The team have tapped those who strike their creative chord without discrimination, from Prada and Balenciaga to Comme des Garçons and Raf Simons, and all the way through to confidential leather-goods specialist Isaac Reina – whose wares are displayed on the simple wood shelving and minimalist racks.
Their selection is based on “not living off the ephemeral desirability of things”, the trio say. “We looked to people who start with a blank page to create desirable yet timeless items.”
It sounds like a gamble but one that paid off, with a heavily international clientele dotted with discerning French fashion lovers.
The Broken Arm, 12 rue Perrée 75003, Paris.
“I am a big fan of being able to reach a huge community through not only social media, but also all the web has to offer; nevertheless I am convinced that only through real-life interaction with your client [can] you create atmospheres that you can’t achieve through an online sale,” says Lucas Di Matteo, founder of VOS (Vision of Style), which opened in March steps away from The Peninsula hotel. Housed in a Haussmann-style building and on two levels, this stark, white, 200 square metre space exudes an industrial downtown New York vibe.
The paint is barely dry on the walls but the ground floor racks are well stocked with the likes of Haider Ackermann, Yeezy and Enfants Riches Déprimés, while the mezzanine upper level is to be dedicated to artistic collaborations and happenings.
VOS, 21 avenue Kléber 75116, Paris.
4. Le Bon Marché
Time, space and light is what Le Bon Marché seeks to offer. “We’re always looking for ways to break away from the elitist cliché of the ‘Rive Gauche’,” says Fanny Guérin Lese, director of commercial events at the historic Parisian department store immortalised in a novel by 19th century author Emile Zola.
Undoubtedly the grande dame of Parisian shopping as its oldest department store, it has made itself a mecca since its founding in 1852 for Parisians and out-of-towners alike, thanks to a savvy mix of luxurious goods, services and pop-up events.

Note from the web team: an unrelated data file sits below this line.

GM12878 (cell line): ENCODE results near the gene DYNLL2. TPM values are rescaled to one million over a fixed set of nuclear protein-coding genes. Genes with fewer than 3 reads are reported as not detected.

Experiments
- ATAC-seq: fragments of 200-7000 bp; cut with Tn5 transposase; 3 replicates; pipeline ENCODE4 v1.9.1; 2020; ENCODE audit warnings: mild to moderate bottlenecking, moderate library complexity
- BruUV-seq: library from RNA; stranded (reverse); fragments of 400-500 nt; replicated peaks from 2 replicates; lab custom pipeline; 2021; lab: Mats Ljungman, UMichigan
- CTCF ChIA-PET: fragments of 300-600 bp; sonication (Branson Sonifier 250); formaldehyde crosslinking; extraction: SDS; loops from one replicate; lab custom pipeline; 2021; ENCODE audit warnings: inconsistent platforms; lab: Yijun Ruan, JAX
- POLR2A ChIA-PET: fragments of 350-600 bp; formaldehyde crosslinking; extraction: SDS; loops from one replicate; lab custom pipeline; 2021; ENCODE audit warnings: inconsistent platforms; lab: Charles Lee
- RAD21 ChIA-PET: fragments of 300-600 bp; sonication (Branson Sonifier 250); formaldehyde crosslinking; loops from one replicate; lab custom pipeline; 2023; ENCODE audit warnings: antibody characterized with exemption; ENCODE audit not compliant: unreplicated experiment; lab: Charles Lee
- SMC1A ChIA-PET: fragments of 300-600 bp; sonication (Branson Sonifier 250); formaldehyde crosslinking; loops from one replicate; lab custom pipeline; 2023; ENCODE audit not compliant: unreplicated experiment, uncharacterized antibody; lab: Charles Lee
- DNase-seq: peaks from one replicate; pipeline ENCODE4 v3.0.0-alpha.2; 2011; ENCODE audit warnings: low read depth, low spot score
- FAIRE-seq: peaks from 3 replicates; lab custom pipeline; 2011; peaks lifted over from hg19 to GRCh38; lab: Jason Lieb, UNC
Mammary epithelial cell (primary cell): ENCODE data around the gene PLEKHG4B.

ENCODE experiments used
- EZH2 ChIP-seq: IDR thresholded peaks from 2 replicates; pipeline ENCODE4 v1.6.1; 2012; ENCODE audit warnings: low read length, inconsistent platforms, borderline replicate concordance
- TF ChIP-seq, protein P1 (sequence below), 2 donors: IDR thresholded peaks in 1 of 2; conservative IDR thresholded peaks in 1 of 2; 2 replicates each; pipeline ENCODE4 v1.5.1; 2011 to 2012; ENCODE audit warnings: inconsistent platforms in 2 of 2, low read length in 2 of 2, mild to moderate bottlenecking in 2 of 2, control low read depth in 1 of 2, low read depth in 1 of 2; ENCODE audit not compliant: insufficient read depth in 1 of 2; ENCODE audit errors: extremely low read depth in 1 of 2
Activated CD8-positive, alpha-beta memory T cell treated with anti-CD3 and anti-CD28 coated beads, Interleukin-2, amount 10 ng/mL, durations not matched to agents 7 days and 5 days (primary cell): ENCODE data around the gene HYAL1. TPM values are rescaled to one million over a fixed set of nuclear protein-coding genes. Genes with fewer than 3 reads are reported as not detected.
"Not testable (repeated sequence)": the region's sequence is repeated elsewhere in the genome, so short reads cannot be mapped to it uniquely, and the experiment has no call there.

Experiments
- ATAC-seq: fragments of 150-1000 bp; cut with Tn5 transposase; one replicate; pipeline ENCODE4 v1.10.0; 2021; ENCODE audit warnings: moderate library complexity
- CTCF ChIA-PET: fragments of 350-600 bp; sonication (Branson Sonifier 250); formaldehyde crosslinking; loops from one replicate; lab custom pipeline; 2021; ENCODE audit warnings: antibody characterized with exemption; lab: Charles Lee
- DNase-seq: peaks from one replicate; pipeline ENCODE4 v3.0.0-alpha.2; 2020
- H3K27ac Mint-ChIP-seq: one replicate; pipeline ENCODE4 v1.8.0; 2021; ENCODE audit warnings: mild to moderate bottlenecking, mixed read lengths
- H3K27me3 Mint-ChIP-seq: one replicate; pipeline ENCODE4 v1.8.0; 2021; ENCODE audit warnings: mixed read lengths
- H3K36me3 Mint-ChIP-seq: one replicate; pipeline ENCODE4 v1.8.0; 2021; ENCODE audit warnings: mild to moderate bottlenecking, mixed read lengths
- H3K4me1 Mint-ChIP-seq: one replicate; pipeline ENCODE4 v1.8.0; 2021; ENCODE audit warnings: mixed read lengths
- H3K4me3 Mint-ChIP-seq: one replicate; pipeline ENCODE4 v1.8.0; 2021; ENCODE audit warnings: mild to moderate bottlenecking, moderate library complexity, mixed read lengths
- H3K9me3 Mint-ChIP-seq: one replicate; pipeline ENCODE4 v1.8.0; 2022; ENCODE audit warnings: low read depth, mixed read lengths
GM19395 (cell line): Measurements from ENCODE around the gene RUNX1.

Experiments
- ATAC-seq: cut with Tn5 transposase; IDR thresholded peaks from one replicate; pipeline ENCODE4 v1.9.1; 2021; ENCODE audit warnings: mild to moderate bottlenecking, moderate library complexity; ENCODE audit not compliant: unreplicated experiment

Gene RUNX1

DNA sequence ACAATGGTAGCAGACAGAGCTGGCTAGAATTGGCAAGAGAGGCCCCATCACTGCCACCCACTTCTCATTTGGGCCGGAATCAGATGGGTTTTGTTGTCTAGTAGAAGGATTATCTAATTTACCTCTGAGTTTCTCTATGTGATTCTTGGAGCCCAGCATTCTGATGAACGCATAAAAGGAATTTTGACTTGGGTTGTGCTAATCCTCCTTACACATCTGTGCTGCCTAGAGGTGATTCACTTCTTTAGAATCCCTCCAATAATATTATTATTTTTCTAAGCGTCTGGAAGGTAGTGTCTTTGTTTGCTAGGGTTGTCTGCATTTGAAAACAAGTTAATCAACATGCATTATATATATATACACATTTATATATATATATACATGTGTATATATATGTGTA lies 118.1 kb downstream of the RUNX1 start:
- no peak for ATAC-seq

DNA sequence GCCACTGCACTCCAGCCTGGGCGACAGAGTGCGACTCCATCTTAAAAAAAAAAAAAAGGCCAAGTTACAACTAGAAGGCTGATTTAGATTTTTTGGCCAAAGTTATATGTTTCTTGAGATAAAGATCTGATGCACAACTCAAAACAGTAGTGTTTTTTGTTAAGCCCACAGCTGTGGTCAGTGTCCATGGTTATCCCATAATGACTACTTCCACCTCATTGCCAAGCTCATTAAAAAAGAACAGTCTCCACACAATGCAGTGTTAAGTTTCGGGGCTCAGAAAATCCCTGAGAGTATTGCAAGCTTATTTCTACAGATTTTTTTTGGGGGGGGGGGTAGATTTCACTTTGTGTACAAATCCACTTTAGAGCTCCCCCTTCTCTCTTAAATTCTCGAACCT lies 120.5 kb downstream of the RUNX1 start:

Art is given pride of place, from exhibitions featuring major works by the likes of Martin Parr (2005), Guy Bourdin (2009) or Tadao Ando (2014), to a “carte blanche” project, which has seen Ai Weiwei (2016), Chiharu Shiota (2017) and Leandro Erlich (2018) take over the central atrium and windows.
Its latest renovation, in 2015, unveiled stunning art deco skylights and carved out new spaces for an upgraded shoe department, as well as a second-floor “beauty grocery store” offering cult favourites like Kevin Murphy.
Alongside this are organic offerings such as Rahua, complementing its beauty department on the ground floor, where household names have their brand corners. Coming up next is “C’est le souk au BM”, playing on the souk as a market place but also as a colloquial term for a lively jumble, inspired but not limited to the style of Moroccan markets.
Le Bon Marché, 24 rue de Sèvres 75007, Paris.
5. La Garçonnière
Women have plenty of shopping options in Paris, but men far fewer. Enter La Garçonnière, or bachelor pad in French, a shop entirely dedicated to men. It includes clothing and accessories, but also food and spirits, grooming products and music. It is the brainchild of the founder of four contemporary men’s brands and was envisioned as a haven for men’s lifestyle.
The selection hinges on lasting style rather than fashion-forward novelty and is tailored for the men about town who aren’t shopping from the catwalk. A barbershop and co-working space are welcome additions to this unorthodox shop, housed in a storefront under a lush cascade of plants – a rare sight even in a city that has seen it all when it comes to fashion.
La Garçonnière, 40 rue des petits carreaux 75002, Paris.
6. Tom Greyhound
After its noted debut in Seoul, the Korean store and its parent company Handsome landed in Paris in 2014.
Housed in a former art gallery, it has kept the same contemplative vibe, offering plenty of space for the garments to breathe and for shoppers to be at ease. Established and up-and-coming labels are shown on an equal footing, displayed in a white, cube-like space that makes them stand out like wearable pieces of art.
While their inventory is worth checking out for J.W Anderson, Yang Li, Jacquemus or Marni, savvy shoppers may prefer to snap up their selection of in-the-know names such as Korean brands System and Ader Error or Russia-based Walk of Shame.
Tom Greyhound, 19 rue de Saintonge 75003, Paris.
Tucked in a congress centre on the affluent west side of Paris that has the closest thing in the city to an upscale mall, this low-key shop carries an impressive roster of high-end brands in its men’s and women’s boutiques.
It is worth the detour for anyone wanting to score Off-White’s baby blue tracksuit, T-shirts by Heron Preston, or a plunge-neck Saint Laurent playsuit.
There is also the chance to see the latest It bags or quirky creations by London wunderkinds Marques’Almeida.
L’Espionne, Palais des Congrès, 2 place de la Porte Maillot 75017, Paris.